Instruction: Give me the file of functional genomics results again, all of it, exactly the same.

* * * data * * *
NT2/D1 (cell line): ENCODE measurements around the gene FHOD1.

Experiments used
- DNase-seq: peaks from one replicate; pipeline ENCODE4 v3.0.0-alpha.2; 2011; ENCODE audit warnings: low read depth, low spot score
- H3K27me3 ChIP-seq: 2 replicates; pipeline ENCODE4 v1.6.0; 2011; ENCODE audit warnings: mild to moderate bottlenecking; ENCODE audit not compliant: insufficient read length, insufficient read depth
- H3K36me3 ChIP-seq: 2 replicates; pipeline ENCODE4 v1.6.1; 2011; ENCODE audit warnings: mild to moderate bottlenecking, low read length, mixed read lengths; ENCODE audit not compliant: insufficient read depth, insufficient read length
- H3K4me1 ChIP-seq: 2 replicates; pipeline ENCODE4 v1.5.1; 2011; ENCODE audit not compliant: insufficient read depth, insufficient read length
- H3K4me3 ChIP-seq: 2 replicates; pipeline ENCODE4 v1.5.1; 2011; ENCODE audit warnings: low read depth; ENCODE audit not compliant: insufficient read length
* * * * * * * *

NT2/D1 (cell line): ENCODE measurements around the gene FHOD1.

Experiments used
- DNase-seq: peaks from one replicate; pipeline ENCODE4 v3.0.0-alpha.2; 2011; ENCODE audit warnings: low read depth, low spot score
- H3K27me3 ChIP-seq: 2 replicates; pipeline ENCODE4 v1.6.0; 2011; ENCODE audit warnings: mild to moderate bottlenecking; ENCODE audit not compliant: insufficient read length, insufficient read depth
- H3K36me3 ChIP-seq: 2 replicates; pipeline ENCODE4 v1.6.1; 2011; ENCODE audit warnings: mild to moderate bottlenecking, low read length, mixed read lengths; ENCODE audit not compliant: insufficient read depth, insufficient read length
- H3K4me1 ChIP-seq: 2 replicates; pipeline ENCODE4 v1.5.1; 2011; ENCODE audit not compliant: insufficient read depth, insufficient read length
- H3K4me3 ChIP-seq: 2 replicates; pipeline ENCODE4 v1.5.1; 2011; ENCODE audit warnings: low read depth; ENCODE audit not compliant: insufficient read length